OAKLAND -- Cal Quantrill wasn’t his sharpest on Saturday. He struggled to consistently find the zone; most innings were a stressful endeavor. But at the end of it all, he had himself a not-too-shabby day at the office.
Quantrill grinded through five innings in Cleveland’s 3-2 win over the A’s at Oakland Coliseum, working out of trouble multiple times to hold Oakland's lineup to one run. The midseason transition from reliever to starter hasn’t been easy, but with every outing, Quantrill is becoming more and more comfortable.
“He gave up one in the first and then kept them off the scoreboard," manager Terry Francona said. "It wasn’t easy all the time, but he did it. He competed like crazy.”
Quantrill has plenty of experience as a starter, dating back to his time with San Diego, but he has primarily been used in relief during his time with Cleveland. He’s become accustomed to life in the bullpen and he has excelled in the role to begin the year, posting a 2.03 ERA in his first 17 relief appearances. Upon transitioning to the rotation in late-May, Quantrill had to adjust on the fly.
Starting games felt familiar, but the transition was choppy. Quantrill described his first month as a starter as a grind. The routine that worked for him as a reliever didn’t translate as well to starting. In his first six starts he posted a 7.22 ERA. Quantrill needed to re-discover what worked for him, and as of late, he appears to have done so.
“I think that we really committed these last three, four starts going through a starter’s routine, preparing to start, no fear of going back to the 'pen,” said Quantrill, who has a 3.91 ERA in his last three starts. “It has felt better. I feel like we’ve had a better approach. We’ve gotten better and made better pitches.”
While Quantrill has been pitching better as a starter, Saturday’s outing was taxing. Quantrill wasn’t especially sharp, often missing high or outside -- or both -- with some of his pitches. He threw 48 strikes to 37 balls and he ran into several three-ball counts. Still, Quantrill managed to squeeze his way out of tough spots.
No jam was stickier than the one Quantrill encountered in the fifth inning. To begin the frame, Tony Kemp hit an infield single. Then Quantrill plunked Aramis Garcia and Mark Canha with back-to-back pitches to load the bases with no outs and the heart of the order due up. Despite the poor odds, Quantrill escaped without a scratch.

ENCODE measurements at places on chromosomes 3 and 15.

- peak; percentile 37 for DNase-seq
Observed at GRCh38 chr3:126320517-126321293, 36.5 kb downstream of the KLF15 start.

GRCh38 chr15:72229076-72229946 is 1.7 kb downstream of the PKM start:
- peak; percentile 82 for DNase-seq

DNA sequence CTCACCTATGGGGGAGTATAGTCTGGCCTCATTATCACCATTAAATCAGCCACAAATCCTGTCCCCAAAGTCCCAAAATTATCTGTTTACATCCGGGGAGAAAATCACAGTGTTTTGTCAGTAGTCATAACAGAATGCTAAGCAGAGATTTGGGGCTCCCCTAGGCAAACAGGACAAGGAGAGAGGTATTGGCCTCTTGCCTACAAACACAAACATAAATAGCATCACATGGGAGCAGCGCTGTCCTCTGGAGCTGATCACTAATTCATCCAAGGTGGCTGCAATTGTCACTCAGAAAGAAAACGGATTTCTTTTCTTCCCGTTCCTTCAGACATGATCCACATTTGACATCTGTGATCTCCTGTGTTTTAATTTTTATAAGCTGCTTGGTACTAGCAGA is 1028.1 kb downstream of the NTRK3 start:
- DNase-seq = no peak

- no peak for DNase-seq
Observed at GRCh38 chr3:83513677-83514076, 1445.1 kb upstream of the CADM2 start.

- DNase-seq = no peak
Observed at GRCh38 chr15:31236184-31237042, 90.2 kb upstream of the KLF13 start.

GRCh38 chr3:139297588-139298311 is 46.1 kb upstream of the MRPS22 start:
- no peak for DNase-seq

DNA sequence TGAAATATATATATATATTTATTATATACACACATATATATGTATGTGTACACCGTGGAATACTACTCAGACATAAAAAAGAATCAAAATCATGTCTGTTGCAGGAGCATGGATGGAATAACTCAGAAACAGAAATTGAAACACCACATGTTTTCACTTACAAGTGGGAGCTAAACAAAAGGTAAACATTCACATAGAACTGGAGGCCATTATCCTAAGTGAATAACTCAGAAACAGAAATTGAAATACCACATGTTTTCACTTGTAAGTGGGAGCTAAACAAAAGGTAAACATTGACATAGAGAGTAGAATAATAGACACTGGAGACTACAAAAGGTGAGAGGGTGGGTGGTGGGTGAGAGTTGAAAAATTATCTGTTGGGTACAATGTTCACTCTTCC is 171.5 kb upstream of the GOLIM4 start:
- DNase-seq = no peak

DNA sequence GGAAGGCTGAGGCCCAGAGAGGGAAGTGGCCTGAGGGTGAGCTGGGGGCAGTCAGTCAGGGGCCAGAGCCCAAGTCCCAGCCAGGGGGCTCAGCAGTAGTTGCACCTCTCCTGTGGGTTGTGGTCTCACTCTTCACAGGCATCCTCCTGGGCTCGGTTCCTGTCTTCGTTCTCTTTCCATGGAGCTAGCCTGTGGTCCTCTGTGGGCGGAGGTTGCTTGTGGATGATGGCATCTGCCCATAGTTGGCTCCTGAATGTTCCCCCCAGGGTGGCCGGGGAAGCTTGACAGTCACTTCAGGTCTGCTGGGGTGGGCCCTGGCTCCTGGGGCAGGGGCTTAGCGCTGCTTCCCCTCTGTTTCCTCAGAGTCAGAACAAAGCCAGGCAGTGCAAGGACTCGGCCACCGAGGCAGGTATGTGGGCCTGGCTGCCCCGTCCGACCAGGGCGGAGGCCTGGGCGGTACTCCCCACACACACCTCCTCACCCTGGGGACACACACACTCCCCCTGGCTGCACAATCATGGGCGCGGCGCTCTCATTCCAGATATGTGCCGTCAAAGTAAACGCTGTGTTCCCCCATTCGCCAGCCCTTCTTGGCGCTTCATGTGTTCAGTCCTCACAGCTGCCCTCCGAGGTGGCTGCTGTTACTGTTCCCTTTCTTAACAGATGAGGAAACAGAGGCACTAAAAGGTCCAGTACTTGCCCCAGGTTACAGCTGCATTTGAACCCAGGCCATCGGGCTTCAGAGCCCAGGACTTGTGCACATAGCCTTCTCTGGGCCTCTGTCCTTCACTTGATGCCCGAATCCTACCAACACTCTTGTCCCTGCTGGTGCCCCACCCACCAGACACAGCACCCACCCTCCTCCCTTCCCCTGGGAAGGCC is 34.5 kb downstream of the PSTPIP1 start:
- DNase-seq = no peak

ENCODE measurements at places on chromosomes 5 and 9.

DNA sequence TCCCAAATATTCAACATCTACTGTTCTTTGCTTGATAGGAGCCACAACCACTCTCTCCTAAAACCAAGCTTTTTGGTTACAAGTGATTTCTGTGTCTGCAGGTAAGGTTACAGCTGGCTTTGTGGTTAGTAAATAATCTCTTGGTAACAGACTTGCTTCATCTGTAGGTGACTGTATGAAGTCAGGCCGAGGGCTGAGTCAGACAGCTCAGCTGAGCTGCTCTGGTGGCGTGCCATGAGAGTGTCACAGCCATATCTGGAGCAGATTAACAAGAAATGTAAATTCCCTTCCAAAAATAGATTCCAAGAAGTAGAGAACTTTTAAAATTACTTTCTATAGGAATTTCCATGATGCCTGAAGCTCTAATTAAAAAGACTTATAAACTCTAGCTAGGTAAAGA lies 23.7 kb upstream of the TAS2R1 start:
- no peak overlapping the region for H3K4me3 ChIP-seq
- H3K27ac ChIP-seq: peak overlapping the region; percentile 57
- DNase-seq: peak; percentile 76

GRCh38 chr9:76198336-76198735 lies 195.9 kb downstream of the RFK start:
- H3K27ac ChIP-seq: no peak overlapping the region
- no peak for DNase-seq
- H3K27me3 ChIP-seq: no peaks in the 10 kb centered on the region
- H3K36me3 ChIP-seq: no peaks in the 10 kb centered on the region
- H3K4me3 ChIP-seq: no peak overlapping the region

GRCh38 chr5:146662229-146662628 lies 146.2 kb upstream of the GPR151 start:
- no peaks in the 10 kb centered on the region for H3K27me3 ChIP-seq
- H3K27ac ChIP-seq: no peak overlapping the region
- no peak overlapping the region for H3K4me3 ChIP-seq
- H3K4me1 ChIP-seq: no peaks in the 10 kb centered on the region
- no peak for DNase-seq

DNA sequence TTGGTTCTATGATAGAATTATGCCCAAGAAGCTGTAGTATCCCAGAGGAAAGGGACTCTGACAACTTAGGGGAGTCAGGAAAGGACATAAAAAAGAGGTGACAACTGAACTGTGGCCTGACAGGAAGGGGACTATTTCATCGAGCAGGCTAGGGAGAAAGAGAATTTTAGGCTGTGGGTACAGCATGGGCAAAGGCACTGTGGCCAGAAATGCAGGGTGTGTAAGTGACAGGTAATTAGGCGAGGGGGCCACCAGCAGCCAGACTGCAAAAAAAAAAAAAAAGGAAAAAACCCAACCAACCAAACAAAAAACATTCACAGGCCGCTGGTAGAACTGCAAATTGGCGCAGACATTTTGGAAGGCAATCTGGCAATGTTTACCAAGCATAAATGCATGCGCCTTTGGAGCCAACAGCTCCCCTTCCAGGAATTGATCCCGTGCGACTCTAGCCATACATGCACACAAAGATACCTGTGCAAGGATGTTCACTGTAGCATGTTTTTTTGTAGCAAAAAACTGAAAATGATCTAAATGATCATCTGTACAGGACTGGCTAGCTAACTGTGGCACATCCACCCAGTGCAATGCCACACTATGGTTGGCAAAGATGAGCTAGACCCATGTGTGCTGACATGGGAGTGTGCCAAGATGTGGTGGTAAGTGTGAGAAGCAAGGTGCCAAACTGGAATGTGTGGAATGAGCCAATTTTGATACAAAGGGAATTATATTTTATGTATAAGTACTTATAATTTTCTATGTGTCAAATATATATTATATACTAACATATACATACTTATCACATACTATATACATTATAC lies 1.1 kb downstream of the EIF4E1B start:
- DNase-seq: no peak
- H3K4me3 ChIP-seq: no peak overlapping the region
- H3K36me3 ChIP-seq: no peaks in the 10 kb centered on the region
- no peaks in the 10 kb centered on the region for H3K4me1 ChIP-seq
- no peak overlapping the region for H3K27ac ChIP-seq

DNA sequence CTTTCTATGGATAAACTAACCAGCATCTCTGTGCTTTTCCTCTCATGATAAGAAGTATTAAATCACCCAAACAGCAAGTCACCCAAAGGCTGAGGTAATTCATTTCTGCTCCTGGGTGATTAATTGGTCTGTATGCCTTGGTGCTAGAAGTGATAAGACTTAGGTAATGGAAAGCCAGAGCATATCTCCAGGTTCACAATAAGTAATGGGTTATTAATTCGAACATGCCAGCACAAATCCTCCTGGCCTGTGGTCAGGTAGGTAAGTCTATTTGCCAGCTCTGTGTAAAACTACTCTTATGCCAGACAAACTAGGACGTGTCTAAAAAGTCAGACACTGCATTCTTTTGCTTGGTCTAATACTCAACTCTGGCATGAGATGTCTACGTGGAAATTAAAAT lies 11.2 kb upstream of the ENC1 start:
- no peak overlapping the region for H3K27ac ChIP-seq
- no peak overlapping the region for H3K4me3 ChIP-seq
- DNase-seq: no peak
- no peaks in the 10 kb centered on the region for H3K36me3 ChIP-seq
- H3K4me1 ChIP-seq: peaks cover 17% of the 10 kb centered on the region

The first batter to contend with was Elvis Andrus, who has tormented Cleveland for more than a decade.
Entering play, Andrus had a .371 batting average against Cleveland -- the highest mark against any opponent in the shortstop’s career. Andrus had already totaled three hits against the Tribe on Friday, and was the tying run on Jed Lowrie’s two-run walk-off homer. That’s all to say Andrus was one of the worst batters to face in the high-leverage situation.
Quantrill left a slider up in the zone to Andrus, but the shortstop grounded into a rare 5-2-3 double play, putting runners at second and third with two outs. With an open base, Quantrill wanted nothing to do with Matt Olson and walked the All-Star on five pitches.
On his final pitch of the afternoon, Quantrill left another slider up in the strike zone, but Mitch Moreland just missed the sweet spot, flying out to center field and ending the threat and, by extension, Quantrill's afternoon.
“That’s probably why we took him out of the game,” Francona said. “I thought he had expended so much energy to get out of that that it was probably time.”
From there the bullpen held down the fort -- albeit not without more late-inning drama.
Fewer than 24 hours removed from Lowrie's walk-off homer against Emmanuel Clase, the A’s threatened to walk it off again, this time against James Karinchak. Oakland plated a run off Karinchak in the ninth inning by way of Sean Murphy’s sacrifice fly, but with a two-run lead heading into the frame, Cleveland’s late-inning specialist managed to slam the door and locked in the win.
Clase had a nice bounceback after allowing the two-run home run to Lowrie on Friday night, retiring the side in the eighth inning with two strikeouts.
“I was really happy for Emmanuel,” Francona said. “I was hoping we’d get him back out there today and I thought that was good for him.”
Quantrill expressed confidence in the bullpen as well, saying, "There [are] no guys I’d rather be following me up than what we have right now."
While he’s no longer part of that unit locking down the later innings, his transition to the rotation is beginning to reap benefits.